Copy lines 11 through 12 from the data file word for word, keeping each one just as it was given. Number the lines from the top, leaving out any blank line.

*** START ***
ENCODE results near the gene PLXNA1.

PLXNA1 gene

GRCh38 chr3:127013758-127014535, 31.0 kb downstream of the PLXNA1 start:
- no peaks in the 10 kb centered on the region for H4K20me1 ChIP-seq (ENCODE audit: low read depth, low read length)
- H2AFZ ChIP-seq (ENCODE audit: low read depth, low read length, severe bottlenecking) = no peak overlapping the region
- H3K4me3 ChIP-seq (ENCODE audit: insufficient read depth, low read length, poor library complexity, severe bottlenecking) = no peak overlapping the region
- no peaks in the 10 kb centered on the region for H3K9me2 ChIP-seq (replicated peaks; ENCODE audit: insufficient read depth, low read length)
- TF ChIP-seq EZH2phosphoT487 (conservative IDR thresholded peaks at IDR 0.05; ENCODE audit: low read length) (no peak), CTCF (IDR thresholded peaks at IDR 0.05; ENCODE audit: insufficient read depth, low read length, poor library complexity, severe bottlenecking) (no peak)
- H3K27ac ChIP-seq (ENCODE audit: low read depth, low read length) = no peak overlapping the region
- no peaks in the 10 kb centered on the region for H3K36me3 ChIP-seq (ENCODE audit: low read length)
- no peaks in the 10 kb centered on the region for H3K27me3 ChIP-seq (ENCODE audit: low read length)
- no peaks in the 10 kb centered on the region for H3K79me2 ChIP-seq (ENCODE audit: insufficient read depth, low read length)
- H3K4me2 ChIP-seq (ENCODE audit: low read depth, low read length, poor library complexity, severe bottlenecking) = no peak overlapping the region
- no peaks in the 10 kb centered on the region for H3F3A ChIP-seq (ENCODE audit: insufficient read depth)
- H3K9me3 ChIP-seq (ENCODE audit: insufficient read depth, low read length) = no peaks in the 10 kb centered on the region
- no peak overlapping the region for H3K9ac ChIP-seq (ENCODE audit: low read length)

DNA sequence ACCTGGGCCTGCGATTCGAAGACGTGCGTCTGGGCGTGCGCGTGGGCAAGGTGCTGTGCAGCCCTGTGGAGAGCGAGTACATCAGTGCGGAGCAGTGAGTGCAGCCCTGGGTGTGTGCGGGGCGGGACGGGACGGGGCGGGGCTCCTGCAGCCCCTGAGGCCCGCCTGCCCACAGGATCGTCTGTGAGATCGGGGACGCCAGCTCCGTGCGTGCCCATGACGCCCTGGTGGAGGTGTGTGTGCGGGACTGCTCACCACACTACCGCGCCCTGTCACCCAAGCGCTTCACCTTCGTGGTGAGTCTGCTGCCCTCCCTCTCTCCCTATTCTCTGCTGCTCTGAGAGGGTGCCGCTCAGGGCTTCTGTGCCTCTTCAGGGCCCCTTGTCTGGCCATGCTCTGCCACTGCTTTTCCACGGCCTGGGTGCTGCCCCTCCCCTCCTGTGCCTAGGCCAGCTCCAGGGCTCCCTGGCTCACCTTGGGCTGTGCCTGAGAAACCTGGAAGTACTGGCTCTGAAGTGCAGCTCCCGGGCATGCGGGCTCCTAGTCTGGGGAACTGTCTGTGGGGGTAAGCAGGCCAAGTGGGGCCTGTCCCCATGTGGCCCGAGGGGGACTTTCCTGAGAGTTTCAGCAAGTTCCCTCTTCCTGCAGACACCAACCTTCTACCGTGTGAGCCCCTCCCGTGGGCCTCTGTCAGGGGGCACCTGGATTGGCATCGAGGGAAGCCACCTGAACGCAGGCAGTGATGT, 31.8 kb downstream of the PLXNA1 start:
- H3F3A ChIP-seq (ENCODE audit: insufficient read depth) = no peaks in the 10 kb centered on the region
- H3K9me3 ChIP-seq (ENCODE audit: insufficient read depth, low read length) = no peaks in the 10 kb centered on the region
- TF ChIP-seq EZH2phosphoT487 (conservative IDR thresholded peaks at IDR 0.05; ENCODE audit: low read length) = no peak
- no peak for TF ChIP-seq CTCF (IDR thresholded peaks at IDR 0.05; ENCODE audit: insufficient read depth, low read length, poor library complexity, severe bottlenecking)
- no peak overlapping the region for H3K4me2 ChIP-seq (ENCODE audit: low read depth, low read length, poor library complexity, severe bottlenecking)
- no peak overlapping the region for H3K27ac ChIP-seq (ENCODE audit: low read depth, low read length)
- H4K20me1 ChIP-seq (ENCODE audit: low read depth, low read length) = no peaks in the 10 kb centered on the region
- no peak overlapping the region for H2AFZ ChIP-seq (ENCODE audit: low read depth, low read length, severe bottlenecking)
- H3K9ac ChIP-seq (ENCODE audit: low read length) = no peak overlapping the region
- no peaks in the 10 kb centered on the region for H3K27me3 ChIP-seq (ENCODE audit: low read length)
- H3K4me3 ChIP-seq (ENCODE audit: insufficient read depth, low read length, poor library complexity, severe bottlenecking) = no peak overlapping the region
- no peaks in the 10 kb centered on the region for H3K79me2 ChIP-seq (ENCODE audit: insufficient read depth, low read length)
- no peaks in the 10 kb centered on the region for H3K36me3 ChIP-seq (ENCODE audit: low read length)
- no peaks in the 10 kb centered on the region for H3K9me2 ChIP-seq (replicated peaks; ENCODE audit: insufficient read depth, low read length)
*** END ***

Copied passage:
- no peaks in the 10 kb centered on the region for H3K27me3 ChIP-seq (ENCODE audit: low read length)
- no peaks in the 10 kb centered on the region for H3K79me2 ChIP-seq (ENCODE audit: insufficient read depth, low read length)